3. To government: Government also give special importance and attention to wages paid to industrial workers as industrial development, productivity, industrial peace and cordial labour- management relation depend on the wage payment to workers. Government desires to give protection to the working class and for this minimum wages act and other Acts are made. In India, wages are now link with the cost of living. This is for the protection of workers. Government is the biggest employer in India and the wage rates of government servant and employees of public sector organisations are decided by government only. Revision of pay scale of government employees made for adjusting their wages as per the cost of living. For this, Pay Commission is appointed and pay scale is adjusted as per the recommendations made.

In India, wage payment is very critical, controversial and delicate issue for all categories of work force. This is due to poverty, rising prices, mass unemployment and rising population. Wage payment indeed a vexatious problem and needs to be tackled from economic, social and humanistic angles.

CONCEPT OF FAIR WAGES:Fair wages is the wage which is above the minimum wage but below the living wage. Obviously the lower limit of the fair wage is the minimum wage and the upper limit is set by the ability of the industry to pay. Between these two limits, fair wages should depend on the factors like 1. Prevailing rates of wages in the same occupation

2. Prevailing rates of wages in the same region or neighbouring areas

3. Employers ability to pay

4. Level of national income and its distribution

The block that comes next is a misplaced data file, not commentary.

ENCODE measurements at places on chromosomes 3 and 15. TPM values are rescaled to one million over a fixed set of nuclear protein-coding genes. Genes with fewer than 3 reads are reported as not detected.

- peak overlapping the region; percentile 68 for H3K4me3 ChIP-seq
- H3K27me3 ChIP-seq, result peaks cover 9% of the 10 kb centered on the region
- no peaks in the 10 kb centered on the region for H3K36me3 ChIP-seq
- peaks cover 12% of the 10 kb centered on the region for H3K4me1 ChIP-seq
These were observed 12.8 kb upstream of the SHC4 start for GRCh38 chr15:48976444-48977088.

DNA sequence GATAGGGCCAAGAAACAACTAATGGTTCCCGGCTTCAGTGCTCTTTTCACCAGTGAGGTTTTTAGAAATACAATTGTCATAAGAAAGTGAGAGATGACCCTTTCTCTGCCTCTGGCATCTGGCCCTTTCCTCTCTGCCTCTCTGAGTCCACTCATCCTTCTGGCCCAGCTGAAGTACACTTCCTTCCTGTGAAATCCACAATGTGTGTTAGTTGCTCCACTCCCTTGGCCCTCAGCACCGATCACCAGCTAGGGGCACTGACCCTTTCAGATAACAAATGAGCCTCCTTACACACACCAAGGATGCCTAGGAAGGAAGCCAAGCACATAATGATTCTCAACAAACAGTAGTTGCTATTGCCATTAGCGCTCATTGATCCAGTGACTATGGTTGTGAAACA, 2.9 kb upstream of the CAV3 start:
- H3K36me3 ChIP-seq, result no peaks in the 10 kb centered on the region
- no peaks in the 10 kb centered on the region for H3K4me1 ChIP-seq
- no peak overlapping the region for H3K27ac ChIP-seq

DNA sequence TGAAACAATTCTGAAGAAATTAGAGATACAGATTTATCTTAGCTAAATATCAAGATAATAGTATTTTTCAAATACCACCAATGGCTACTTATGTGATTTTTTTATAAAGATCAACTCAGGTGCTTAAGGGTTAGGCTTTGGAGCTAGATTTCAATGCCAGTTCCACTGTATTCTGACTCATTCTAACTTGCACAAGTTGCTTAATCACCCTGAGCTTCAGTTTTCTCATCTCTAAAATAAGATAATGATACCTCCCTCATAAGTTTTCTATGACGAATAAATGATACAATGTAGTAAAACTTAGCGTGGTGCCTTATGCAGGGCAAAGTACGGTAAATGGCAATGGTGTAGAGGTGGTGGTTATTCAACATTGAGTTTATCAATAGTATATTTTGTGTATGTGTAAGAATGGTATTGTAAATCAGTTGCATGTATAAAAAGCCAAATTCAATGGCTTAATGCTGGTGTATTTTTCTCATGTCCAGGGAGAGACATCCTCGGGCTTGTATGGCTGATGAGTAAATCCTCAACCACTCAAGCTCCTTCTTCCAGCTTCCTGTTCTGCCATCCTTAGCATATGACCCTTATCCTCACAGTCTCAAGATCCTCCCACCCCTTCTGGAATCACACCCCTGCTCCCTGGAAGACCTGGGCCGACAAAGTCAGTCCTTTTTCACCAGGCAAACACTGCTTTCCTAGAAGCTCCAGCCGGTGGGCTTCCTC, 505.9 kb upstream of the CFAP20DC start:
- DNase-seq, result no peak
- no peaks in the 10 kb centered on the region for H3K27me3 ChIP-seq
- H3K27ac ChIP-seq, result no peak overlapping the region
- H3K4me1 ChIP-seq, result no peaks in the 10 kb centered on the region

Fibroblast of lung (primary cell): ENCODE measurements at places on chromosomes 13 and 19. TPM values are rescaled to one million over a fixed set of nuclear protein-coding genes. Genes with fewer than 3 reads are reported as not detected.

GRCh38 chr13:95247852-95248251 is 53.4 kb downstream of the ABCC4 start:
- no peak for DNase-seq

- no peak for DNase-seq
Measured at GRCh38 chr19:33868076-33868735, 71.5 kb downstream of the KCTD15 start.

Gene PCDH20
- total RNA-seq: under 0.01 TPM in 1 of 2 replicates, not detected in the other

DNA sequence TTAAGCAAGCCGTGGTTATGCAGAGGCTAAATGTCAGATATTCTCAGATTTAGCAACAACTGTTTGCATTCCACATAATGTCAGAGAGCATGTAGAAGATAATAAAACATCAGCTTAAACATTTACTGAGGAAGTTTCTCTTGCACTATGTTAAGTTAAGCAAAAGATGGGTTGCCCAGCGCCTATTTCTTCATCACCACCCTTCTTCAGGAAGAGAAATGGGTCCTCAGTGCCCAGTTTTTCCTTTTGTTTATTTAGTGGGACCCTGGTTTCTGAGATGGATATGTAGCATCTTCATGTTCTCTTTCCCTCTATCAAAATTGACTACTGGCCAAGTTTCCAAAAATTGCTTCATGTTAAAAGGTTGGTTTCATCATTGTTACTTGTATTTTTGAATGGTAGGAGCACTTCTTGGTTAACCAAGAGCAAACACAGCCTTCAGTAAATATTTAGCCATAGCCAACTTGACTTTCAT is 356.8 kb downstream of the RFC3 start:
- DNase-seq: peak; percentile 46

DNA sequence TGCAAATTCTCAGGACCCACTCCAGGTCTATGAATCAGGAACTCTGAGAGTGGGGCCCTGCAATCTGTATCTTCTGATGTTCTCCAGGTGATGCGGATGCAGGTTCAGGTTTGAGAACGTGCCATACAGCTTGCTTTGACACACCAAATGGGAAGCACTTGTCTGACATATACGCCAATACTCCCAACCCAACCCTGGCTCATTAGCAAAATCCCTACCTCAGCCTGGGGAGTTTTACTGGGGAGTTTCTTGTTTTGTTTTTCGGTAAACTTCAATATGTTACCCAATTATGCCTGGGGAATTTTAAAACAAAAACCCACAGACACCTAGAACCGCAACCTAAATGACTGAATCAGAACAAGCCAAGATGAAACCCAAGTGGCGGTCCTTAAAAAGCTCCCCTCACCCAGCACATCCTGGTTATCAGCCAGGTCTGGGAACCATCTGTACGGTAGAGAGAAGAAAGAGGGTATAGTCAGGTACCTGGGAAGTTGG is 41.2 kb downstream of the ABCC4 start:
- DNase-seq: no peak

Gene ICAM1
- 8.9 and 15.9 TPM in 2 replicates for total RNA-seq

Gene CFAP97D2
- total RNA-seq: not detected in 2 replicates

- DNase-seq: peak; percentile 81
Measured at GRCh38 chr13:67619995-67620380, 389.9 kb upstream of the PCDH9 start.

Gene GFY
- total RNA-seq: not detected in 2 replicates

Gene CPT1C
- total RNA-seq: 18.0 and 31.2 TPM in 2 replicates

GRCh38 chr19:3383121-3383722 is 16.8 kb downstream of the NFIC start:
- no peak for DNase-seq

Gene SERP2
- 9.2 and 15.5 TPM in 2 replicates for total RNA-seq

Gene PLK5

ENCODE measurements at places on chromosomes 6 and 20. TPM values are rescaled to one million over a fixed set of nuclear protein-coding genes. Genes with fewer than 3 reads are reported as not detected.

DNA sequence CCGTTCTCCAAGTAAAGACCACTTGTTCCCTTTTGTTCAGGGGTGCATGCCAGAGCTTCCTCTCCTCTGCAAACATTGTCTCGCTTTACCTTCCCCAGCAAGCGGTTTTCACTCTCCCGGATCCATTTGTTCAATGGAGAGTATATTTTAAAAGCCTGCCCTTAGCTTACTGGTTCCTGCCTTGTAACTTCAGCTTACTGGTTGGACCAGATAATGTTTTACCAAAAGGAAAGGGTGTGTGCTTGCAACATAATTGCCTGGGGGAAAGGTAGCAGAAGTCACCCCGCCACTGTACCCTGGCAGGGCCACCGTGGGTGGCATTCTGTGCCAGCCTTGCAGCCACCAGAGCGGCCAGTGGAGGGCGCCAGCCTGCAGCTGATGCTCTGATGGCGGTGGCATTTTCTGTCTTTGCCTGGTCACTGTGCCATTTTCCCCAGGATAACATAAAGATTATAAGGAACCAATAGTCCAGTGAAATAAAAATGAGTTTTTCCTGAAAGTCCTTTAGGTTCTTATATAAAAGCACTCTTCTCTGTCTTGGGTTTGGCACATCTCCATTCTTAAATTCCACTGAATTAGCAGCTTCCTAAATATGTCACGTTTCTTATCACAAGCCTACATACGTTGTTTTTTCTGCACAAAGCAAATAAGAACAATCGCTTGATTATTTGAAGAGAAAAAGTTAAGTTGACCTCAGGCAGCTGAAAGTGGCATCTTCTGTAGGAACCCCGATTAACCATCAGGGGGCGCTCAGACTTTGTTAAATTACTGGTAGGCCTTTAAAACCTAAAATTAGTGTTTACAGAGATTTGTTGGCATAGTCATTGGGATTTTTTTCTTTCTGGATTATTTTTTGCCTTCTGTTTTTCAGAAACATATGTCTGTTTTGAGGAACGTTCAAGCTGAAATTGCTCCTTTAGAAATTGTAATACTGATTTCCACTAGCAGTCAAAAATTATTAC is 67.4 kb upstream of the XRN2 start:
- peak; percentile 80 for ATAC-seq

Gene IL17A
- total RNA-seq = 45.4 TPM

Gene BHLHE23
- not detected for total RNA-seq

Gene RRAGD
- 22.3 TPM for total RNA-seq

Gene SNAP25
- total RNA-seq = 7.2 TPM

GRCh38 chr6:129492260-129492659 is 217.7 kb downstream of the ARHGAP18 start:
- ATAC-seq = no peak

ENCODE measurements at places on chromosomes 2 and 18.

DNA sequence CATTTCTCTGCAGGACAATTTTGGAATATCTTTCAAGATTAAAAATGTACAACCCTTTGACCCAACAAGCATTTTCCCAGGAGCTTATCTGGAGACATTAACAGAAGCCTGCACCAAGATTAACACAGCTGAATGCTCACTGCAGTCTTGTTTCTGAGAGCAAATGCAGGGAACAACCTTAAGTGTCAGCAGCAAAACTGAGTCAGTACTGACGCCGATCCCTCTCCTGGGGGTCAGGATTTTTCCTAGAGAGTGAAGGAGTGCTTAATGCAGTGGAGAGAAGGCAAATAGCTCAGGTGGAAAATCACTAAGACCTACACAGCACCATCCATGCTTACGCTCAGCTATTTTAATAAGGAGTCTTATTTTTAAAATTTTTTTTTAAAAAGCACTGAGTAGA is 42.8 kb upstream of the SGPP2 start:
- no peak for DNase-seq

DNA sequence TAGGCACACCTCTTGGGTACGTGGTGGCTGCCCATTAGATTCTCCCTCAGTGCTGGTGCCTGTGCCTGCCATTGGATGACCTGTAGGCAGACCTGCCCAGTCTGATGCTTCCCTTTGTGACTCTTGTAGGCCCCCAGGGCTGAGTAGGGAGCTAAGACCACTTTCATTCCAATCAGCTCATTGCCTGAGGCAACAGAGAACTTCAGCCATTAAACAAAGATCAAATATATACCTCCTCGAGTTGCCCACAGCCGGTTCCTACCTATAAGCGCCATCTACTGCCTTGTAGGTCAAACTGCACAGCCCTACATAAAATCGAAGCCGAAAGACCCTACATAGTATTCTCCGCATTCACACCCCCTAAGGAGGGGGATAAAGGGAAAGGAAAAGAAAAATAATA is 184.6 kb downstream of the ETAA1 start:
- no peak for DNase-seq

5. Productivity of labour

6. Status enjoyed by the industry in the economy

Hence it can be said that fair wages are determined on industry cum region basis. When fair wages are paid employees enjoy higher standard of living. It is accepted fact that wages must be fair and reasonable. Wages is fair when the employee is able to meet its essential needs and enjoy reasonable standard of living. Equal pay for equal work serves as base of fair wage.

According to Encyclopaedia of social science,Fair wages are equal to those received by the workers performing work of equal skill, difficulty or unpleasantness.

Factors Influencing Wage And Salary Structure The organizations ability to pay:

Wage increases should be given by those organizations which can afford them. Companies that have good sales and therefore high profits tend to pay higher wages than those which are running at a loss or earning low profits because of the high cost of production or low sales.

Supply and demand of labour:

If the demand and certain skills are high and the supply is low the result is rise in the price to be paid for these skills. The other alternative is to pay higher wages if the labour supply is scarce and lower wages when it is excessive. The cost of living:

When the cost of living increases, workers and trade unions demand adjusted wages to offset the erosion of real wages. However when living costs are stable or decline the management does not resort with this argument as a reason for wage reduction.

The living wage: